We Worship What We Complain About

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“God is willing to sacrifice what is important to us in order to reclaim our hearts…” 

I read this and for a moment I feel the Maker’s pursuit.  I breathe in His affection and His radically intolerant love.

The days don’t make sense.  And for moment, I believe they don’t have to. My focus hugs the horizon instead of clinging to the near-sightedness mess, the clutter so desperate for empty comforts.

But usually the world’s jagged song calls out, and I lend my ear until I can only hear its abrasive clanging over God’s whispers of truth.  And I join in.  I join the clash and replicate the dark.  And then mock His plan.  We love to blame, and I’m no different.  I shout to the Maker and tell Him it’s all absolutely wrong, and then go sin some more and make an even greater mess of things.  It’s all so broken.

“We worship what we complain about,” my husband said one day. 

“What?!”  My reaction comes across a little too strong, more annoyed than I meant to. But deep down, I’m loving his counter-cultural wisdom that’s not threatened by mystery.  He beckons my mind to wrestle, going deeper than I ever thought my intellect could… past fear, past impressing others.  I’m still surprised, still challenged, after all these years.  Grace.

“Yeah.  We worship what we complain about.  At least I do.  Think about it.”

Indeed. The very things we scorn in conversation are what we ponder all the time. Our bodies. Our stories. The past. The future. Others. Yes, the demands we make in solitude shadow our worldview until we’re practically tripping in the dark.

My Maker dares me to find the horizon again.  He dares me to see the forest through the trees.  He reads aloud His Love Story bursting with tragedy and miracles, drama and reconciliation, grief and hope.  He sings His song to redeem the ancient brokenness I’m fostering yet today.

He delivers me from that which I worship.  From that which I complain about.  Over and over.

“God is willing to sacrifice what is important to us in order to reclaim our hearts… Much of the loss that tends to take our breath away has to do with God’s jealous love… His love is beautifully intolerant… He is willing to do drastic things in order to free us from slavery to this that were never meant to rule us.” – Paul David Tripp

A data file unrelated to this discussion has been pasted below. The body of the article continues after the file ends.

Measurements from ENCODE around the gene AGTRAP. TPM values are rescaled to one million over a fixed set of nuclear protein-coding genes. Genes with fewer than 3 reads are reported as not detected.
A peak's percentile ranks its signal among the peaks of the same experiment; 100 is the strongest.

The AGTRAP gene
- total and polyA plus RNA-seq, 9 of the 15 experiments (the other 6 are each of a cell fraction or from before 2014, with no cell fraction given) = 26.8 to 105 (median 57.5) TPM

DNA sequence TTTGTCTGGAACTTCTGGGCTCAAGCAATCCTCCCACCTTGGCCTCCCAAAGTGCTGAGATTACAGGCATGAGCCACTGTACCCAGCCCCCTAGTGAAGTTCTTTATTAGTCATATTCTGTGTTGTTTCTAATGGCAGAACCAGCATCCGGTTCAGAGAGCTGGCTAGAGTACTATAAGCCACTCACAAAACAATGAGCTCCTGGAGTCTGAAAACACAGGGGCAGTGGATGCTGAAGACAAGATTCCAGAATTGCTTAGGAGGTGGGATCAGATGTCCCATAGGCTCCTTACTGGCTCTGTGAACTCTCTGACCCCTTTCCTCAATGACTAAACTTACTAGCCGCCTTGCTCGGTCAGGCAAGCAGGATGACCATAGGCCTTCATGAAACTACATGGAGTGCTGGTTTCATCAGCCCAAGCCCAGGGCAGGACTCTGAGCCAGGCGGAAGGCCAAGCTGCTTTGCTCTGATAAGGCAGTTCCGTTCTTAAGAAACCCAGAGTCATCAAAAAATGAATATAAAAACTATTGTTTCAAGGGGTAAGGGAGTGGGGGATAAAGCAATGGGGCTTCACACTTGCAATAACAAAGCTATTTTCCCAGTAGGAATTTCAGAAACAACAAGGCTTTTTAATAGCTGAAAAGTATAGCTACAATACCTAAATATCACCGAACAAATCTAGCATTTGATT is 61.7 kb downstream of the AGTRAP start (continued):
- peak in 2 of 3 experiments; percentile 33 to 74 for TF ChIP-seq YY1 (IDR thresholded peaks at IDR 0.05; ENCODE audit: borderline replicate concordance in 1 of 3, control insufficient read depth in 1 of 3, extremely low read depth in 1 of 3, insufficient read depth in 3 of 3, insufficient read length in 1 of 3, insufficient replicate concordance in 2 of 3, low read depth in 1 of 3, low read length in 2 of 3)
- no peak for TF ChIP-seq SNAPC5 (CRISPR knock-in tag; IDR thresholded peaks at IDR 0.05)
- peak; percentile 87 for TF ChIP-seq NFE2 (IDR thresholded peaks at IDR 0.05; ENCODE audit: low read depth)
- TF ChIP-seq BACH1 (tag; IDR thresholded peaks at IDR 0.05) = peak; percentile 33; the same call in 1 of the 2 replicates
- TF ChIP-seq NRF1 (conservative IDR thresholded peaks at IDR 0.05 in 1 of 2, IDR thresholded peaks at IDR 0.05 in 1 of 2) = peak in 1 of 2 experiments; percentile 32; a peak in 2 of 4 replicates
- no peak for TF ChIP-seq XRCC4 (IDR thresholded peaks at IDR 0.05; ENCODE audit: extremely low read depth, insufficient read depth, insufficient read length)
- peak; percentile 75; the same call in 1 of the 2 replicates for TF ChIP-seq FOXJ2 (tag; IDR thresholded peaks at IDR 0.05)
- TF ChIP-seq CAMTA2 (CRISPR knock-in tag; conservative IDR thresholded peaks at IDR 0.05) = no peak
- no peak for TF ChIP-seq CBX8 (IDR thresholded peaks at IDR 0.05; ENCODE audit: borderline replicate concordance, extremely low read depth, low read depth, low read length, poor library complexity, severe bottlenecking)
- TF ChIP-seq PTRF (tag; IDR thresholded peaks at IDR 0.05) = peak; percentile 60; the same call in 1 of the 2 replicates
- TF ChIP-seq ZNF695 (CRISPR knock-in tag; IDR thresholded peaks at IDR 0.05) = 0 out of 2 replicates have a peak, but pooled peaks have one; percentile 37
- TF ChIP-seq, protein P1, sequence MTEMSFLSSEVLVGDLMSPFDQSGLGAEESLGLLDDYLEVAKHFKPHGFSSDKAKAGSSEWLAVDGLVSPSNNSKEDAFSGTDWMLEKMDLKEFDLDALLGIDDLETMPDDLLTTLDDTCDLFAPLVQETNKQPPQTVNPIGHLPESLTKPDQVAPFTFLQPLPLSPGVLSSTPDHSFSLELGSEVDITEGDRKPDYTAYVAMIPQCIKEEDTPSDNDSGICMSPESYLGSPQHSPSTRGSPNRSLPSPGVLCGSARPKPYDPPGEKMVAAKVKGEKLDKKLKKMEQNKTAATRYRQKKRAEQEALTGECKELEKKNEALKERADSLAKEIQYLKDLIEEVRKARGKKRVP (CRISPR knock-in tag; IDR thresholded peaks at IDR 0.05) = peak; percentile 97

Listen. Silence for clashing. Perspective for complaining. Wholeness for empty worship.

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When You’re Just Shy of Feeling Fulfilled

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I don’t love looking in the mirror.  When I’m walking down the sidewalk and pass a full-length window, I take a deep breath and focus my gaze forward.  Every time.  I know I have partners in this.

But I’d much rather look at my body in the mirror than see my heart in one.

Above all else, guard your heart, for it is the wellspring of life. Proverbs 4:23

I grew up hearing preachers equate our check book ledgers as proof of what’s important to us.  I agree — my bank statements show I love food and modern utilities and traveling and education and clothes and random bits of home decor.  I’d be a tad embarrassed if you saw my spending, but not really ashamed.

But put a mirror in front of my heart and mind — in front of my deepest privacy masked by a smile — and I don’t think I could bear it.

What you’re longing for — what you spend time thinking and dreaming about, planning and hoping for — radically impacts your fulfillment.

Sometimes I look around at my blessings and still find myself just shy of feeling fulfilled, wondering if what I do or accomplish or have will ever be enough.  Put a mirror in front of my heart and you may just have to look away.  I certainly would.  The discontentment might be too much for you to bear… especially if you can relate.

What do we repeatedly find weaving itself into our thoughts?  These quick moments — over and over — eventually turn into daydreams.  And then into plans.  And when those plans remain but a dream, they command center-stage of our thoughts, becoming all too important.

Oh, how unmet expectations can be so dangerous.

Just across the sea from Greece, in the ancient town of Colosse, broken Christ-followers wrestled with the same mess.  If you have been raised up with Christ, Paul wrote, keep seeking the things above… Set your mind on the things above, not on the things that are on the earth. Colossians 3:1-3

Keep seeking.  I’ll try to grab the on-going choice, for when I forget there’s a battle waging for my heart, the daydreams creep in again.  And turn to plans.  And become unfulfilled dreams.  And on and on and on.

And the silent whining and bitterness could cause almost any looking glass to crack.